The report states IDOC prisons are currently able to provide only a small number of seriously mentally ill inmates with the care they require, at facilities like the Joliet Treatment Center, which was housing 106 inmates as of November 24, 2018.
“They simply have not hired enough people yet in order to do the job. Therefore it’s not fair to blame the people who are there,” Mills said. “They’re being asked to do the impossible. They’re being asked to do two people’s jobs.”
In an interview last month, Director Baldwin said the agency is working to recruit on college campuses for corrections jobs, bring in medical residents from the University of Illinois at Chicago and Southern Illinois University to provide treatment, and is making “every effort” to comply with the terms of the settlement.
“I can understand the court’s frustration with us… This case was hanging on for a long time, and it was only in the last three-and-a-half years that Illinois decided we needed a response.”John Baldwin, IDOC Director
IDOC has created new facilities for mentally ill inmates, and has also trained and hired more mental health staff.
Late October, a federal judge issued a permanent injunction in the IDOC mental health lawsuit, which is now 11 years old, saying the agency has been “deliberately indifferent” to inmates’ medical needs.
Baldwin said that assessment is not fair.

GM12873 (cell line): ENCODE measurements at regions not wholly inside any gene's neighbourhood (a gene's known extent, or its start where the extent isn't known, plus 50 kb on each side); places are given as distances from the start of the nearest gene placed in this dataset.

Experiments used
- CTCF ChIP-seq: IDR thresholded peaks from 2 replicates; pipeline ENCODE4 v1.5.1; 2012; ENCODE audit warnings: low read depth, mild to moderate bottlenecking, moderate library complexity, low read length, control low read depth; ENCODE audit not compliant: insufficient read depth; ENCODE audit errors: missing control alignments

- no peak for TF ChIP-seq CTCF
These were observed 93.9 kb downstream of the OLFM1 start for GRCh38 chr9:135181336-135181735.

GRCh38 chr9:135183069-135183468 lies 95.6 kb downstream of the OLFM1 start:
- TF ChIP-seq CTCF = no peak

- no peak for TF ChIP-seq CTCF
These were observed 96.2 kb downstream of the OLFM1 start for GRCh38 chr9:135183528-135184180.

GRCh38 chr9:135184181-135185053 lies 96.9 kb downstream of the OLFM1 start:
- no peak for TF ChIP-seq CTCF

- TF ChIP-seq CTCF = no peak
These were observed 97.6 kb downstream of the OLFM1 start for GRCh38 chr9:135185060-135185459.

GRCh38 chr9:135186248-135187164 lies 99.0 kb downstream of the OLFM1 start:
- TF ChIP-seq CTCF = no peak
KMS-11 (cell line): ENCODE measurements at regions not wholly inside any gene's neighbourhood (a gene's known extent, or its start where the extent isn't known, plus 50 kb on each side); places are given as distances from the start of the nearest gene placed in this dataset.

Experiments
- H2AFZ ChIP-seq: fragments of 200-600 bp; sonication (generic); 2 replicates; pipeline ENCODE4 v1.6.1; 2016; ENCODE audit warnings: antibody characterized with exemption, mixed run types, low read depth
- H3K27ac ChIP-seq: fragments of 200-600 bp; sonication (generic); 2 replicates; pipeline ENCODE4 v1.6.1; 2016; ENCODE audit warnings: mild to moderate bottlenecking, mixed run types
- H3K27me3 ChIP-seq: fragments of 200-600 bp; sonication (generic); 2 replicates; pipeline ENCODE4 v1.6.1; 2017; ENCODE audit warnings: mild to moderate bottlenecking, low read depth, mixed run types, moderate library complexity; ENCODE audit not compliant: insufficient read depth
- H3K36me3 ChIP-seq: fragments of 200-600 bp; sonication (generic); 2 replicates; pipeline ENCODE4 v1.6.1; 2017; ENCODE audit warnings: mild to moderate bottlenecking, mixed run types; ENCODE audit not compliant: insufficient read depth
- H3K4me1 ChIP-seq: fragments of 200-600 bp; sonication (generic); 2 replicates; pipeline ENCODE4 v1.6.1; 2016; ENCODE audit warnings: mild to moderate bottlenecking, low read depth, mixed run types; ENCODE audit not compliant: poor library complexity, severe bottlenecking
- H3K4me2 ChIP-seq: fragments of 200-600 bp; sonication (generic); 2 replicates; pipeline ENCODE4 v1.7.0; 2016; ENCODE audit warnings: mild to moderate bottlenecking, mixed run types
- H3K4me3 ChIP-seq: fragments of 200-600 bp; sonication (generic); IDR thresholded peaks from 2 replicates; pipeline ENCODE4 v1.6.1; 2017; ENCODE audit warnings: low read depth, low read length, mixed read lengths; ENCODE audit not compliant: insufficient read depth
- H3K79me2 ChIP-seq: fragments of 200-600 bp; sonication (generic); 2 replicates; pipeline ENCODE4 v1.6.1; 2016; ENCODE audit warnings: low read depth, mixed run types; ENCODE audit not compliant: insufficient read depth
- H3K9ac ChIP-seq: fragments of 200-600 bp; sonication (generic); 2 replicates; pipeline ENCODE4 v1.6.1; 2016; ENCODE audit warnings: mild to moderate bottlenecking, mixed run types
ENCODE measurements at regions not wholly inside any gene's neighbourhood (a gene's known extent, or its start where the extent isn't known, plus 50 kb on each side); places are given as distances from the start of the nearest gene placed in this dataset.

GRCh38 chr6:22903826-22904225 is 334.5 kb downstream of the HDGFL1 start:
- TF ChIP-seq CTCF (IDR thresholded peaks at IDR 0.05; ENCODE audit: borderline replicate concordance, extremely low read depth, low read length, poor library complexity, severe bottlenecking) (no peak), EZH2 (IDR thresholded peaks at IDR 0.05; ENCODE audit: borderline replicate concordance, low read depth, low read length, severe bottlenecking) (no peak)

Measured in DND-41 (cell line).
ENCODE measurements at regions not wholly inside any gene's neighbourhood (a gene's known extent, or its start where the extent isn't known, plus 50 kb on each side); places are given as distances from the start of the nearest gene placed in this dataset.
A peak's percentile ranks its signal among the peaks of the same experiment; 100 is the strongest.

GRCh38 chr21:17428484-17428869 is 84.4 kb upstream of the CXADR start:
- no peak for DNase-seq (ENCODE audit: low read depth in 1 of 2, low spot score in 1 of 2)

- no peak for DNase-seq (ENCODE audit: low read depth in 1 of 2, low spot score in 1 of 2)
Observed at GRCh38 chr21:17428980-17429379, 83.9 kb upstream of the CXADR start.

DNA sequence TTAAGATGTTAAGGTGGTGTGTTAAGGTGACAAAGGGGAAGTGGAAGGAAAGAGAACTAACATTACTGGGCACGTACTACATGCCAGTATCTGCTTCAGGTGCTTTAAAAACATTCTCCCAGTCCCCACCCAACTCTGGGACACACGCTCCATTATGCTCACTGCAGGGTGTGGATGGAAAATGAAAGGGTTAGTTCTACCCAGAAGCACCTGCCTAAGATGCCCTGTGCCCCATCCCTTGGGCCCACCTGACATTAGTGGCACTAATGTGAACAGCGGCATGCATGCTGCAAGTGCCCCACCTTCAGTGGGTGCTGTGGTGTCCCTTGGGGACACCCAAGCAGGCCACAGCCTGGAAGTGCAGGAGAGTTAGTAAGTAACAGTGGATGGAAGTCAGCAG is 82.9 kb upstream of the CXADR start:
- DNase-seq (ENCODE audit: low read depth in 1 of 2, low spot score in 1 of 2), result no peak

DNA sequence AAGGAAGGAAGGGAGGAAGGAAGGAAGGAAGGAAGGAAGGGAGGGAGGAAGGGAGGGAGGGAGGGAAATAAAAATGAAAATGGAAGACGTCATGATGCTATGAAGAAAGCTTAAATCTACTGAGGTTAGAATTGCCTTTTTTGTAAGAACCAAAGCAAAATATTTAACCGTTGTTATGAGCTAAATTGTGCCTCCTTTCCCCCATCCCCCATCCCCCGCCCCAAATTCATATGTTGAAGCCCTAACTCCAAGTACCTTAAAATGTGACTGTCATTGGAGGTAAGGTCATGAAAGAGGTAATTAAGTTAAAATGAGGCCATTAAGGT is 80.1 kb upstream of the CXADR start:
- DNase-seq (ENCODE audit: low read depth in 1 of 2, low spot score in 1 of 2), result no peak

“But I can understand the court’s frustration with us, as well,” he said. “This case was hanging on for a long time, and it was only in the last three-and-a-half years that Illinois decided we needed a response.”
Because of that, Baldwin said, there’s a lot of ground to make up.
Shortcomings persist with regard to segregation, backlogs & crisis beds
Among the areas of compliance highlighted in the report, the monitoring teams notes that IDOC has formed review committees—comprised of attorneys, security professionals and mental health staff—to recommend reducing or eliminating mentally ill inmates’ remaining time in segregation, in compliance with the lawsuit settlement.
IDOC facilities also appear to be compliant with the requirement that prison staff keep progress notes following contact with seriously mentally ill inmates and consult with mental health staff regarding housing recommendations for inmates transitioning out of segregation.